Red-necked Grebes - comments - long
wormington at juno.com
Thu Mar 20 11:52:45 EST 2003
The following I sent a few days ago to Ron Tozer, but with other readers
posting some thoughts the text below may be of interest.
Some comments on your two main questions:
(1) In my "Birds of Point Pelee" I am going to introduce a term I call
"two-tier" migration, although I'm sure there is already a name for it
somewhere in the literature. Anyways, this involves species that have,
as the name implies, a two-tier migration strategy. Some examples during
spring migration include American Pipit, Golden Plover, Pectoral
Sandpiper, Baird's Sandpiper, Red-throated Loon and, of course,
Red-necked Grebe. The shorebirds, for example, fly from South America
to, for example, Texas, where they can be very common during March (some
even north to Ontario at this season). But obviously these species do
not then fly to their arctic nesting grounds, since these areas are
frozen to late May (or even later). Therefore, they spend a
considerable amount of time in arrested migration mode, fattening up and
also changing into spring plumage, before finally barrelling north once
more in late May.
In fall migration, two examples of two-tier migrants include Dunlin and
Bonaparte's Gull. With Dunlin, in the east the species migrates to
(mostly) Hudson and James Bay in July in great abundance, but does not
proceed further south until mid-September after they moult into winter
plumage (but this initial event does result in the occasional individual
being seen in southern Ontario as early as late June or early July,
including Point Pelee). With Bonaparte's, adult birds invade the Great
Lakes during August, but generally do not migrate again until December or
even mid January (well AFTER they have completed a full moult from summer
to winter plumage). NOTE: I make reference to this in my article on
Bonaparte's Gull that appeared in *Point Pelee Natural History News*.
With Red-necked Grebe, we have the same strategy. A similar pattern also
occurs with Red-throated Loon. Birds arrive EARLY on the lower Great
Lakes anytime from mid Feb through March in BASIC plumage. They then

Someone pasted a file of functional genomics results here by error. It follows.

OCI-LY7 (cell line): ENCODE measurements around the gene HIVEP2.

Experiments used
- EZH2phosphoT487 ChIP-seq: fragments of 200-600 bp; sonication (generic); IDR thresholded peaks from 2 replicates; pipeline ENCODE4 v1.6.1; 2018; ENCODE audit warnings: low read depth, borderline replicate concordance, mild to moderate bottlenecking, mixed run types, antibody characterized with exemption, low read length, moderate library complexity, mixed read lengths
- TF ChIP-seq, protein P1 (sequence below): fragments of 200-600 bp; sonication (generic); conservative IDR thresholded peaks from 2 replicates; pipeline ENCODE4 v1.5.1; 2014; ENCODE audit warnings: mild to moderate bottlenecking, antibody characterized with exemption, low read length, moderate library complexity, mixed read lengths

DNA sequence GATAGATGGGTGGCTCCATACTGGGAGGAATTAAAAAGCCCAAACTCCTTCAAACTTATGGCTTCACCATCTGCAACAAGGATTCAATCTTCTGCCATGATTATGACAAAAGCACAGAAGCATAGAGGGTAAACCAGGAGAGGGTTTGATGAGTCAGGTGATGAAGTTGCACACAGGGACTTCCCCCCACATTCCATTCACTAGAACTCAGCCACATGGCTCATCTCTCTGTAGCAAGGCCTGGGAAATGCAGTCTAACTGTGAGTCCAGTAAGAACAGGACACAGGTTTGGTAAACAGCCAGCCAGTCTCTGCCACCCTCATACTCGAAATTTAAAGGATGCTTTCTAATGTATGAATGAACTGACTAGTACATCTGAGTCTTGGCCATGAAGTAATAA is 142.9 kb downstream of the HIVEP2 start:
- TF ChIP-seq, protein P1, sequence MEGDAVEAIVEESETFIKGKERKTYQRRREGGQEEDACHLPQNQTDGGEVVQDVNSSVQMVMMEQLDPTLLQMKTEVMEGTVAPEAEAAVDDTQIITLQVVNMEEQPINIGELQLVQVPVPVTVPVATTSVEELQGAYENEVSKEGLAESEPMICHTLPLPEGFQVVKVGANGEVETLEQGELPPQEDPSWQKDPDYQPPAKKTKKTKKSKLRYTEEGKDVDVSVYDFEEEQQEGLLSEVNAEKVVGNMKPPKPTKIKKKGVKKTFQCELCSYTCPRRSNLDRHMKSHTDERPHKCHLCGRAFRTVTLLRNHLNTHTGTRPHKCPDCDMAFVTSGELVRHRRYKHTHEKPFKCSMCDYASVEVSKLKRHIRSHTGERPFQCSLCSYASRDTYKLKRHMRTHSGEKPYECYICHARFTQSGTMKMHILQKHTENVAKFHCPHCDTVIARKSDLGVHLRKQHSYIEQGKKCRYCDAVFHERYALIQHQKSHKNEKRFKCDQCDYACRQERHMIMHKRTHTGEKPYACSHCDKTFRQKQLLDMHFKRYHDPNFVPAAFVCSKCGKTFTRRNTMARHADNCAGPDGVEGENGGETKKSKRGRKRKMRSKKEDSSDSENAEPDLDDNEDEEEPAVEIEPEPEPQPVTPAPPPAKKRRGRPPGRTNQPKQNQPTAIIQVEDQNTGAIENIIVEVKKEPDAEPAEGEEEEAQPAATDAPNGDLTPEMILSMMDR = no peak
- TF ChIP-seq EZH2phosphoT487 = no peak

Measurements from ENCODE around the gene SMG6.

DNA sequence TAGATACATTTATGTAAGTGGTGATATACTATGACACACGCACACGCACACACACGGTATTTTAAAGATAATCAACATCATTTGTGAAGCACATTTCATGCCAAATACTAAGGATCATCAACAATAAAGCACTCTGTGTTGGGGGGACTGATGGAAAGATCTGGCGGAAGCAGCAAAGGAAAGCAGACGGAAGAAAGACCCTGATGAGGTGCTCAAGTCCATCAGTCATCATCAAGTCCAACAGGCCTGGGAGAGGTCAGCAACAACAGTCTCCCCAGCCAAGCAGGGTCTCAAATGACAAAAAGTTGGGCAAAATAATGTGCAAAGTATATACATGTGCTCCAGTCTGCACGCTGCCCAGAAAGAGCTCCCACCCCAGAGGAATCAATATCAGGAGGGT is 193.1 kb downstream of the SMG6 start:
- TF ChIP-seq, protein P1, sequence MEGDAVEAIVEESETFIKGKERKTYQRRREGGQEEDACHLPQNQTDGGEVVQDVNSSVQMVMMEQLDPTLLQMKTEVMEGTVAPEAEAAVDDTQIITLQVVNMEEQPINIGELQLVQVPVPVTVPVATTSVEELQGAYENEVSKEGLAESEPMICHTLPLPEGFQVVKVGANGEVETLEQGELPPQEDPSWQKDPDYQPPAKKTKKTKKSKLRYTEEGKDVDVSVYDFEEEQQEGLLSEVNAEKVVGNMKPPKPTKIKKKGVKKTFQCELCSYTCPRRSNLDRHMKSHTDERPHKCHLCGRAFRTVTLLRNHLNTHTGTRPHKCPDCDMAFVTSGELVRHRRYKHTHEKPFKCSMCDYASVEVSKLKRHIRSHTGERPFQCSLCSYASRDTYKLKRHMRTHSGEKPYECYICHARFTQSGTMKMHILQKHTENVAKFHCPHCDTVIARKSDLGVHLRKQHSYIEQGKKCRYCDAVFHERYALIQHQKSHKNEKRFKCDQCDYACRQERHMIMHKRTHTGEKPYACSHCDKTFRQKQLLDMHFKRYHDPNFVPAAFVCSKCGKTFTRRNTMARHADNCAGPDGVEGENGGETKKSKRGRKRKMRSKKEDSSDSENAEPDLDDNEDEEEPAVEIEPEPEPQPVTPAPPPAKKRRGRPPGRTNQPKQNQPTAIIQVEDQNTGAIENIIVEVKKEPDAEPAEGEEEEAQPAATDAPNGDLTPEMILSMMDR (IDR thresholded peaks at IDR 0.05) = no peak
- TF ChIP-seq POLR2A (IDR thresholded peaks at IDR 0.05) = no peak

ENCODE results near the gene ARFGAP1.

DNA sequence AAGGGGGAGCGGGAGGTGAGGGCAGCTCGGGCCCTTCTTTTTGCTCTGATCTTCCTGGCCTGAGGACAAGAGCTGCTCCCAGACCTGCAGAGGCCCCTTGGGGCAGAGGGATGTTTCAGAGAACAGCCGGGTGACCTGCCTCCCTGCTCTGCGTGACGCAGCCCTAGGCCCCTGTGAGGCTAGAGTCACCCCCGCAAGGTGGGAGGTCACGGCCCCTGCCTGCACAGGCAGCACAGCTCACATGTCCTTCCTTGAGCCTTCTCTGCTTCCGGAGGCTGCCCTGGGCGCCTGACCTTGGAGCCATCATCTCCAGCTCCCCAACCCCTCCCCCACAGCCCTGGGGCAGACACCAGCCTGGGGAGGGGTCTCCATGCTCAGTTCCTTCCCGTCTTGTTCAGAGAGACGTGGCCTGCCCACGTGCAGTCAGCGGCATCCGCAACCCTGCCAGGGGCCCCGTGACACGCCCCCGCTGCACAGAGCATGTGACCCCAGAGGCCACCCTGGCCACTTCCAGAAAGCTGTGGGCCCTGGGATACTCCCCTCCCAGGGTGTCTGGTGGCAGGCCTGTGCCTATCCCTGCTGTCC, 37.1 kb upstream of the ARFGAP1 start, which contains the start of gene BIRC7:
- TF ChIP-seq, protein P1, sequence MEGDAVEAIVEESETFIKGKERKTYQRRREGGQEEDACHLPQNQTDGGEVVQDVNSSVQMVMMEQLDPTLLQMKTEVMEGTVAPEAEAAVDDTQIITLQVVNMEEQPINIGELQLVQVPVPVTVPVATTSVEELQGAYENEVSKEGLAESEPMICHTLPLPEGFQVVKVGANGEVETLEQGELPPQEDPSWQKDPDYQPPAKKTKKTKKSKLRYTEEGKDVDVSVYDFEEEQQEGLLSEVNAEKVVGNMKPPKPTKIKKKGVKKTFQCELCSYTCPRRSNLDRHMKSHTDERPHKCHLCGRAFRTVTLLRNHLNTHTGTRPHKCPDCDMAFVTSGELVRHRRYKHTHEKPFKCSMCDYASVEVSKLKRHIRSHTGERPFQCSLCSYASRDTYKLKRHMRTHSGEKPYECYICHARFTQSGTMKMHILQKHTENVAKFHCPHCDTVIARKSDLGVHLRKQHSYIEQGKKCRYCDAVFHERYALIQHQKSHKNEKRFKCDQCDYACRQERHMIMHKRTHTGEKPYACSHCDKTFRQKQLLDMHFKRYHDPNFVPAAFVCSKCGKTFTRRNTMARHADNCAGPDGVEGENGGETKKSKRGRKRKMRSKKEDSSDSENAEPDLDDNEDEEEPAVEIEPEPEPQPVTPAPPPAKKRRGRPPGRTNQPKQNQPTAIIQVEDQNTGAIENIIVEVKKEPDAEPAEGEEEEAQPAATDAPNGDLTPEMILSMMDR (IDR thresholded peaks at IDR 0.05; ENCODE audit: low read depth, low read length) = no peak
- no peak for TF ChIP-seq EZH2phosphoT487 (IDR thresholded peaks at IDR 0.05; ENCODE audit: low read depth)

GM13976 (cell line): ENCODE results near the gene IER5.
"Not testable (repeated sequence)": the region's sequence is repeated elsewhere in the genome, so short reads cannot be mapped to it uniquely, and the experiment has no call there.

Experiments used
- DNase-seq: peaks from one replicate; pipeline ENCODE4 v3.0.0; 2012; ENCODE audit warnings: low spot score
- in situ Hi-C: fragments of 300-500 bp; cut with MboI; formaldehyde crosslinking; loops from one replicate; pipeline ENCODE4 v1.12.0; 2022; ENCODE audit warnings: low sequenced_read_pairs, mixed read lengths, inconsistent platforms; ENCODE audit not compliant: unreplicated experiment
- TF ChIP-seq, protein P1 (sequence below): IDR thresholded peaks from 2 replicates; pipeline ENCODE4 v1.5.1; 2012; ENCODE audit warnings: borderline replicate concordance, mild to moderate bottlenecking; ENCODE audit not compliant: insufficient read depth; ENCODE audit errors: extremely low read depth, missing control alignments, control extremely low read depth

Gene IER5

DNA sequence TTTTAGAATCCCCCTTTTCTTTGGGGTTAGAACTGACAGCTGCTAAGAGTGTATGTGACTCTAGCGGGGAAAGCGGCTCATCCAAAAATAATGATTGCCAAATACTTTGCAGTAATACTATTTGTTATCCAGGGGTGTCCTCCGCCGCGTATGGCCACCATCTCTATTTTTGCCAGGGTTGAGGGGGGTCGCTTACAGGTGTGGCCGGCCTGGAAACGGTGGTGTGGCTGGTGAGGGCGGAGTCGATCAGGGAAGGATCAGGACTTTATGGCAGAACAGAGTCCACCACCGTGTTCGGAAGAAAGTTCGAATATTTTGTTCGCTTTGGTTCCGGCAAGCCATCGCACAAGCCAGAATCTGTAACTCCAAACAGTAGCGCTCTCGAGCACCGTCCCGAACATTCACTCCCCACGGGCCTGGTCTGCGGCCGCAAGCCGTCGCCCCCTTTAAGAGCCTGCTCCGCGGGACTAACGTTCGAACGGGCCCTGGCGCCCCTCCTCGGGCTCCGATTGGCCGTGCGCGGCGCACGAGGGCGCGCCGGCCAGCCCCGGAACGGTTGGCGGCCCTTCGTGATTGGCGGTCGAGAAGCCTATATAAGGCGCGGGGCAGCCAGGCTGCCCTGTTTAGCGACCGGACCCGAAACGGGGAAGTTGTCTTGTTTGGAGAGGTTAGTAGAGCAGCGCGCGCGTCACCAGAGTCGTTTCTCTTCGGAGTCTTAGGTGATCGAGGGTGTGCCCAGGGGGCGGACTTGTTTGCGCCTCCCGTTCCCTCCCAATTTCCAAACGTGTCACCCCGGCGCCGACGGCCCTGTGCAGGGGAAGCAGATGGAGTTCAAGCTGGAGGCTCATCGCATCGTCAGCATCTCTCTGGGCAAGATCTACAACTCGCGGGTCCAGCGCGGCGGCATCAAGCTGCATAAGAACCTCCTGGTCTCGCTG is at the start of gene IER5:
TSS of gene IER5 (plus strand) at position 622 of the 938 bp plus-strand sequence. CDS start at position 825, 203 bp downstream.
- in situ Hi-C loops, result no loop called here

spend a long period of time in these areas before taking on another
migration, with this second thrust putting them on the breeding grounds
(late April through May). Between the two main flights, the birds attain
breeding plumage and, presumably, take advantage of an increased food
supply (and thus gain fat). Therefore, in your question as to the
advantage of such a strategy, it is probably to take advantage of a good
food resource before attaining breeding plumage and an eventual flight to
the breeding grounds. The same strategy is also exhibited by Horned
Grebe -- often you see the odd individual in "winter" plumage that has
arrived during the period of mid Feb to late March, but it is late April
to mid May when we see the majority of birds passing through (which by
then are in breeing plumage).
(2) Re this question, you ask why birds would migrate in such cold
temperatures. Actually, they didn't! Here at Point Pelee there was a
flurry of spring migrants (blackbirds, meadowlarks, geese, ducks, gulls,
etc.) during the period of about February 15-20, because temperatures
just south of here reportedly were briefly in the 60s F. I suspect that
if you get some weather data from the East Coast around where Red-necked
Grebe winters in large numbers, you will find that there actually were
some warm periods when the birds started to appear in Ontario.
Presumably this early migration occurs every year, but in most years the
birds go mostly undetected since there is normally lots of open water for
them when they get here.
Well enough babbling . . . hopes this helps.
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Alan Wormington <wormington at juno.com>
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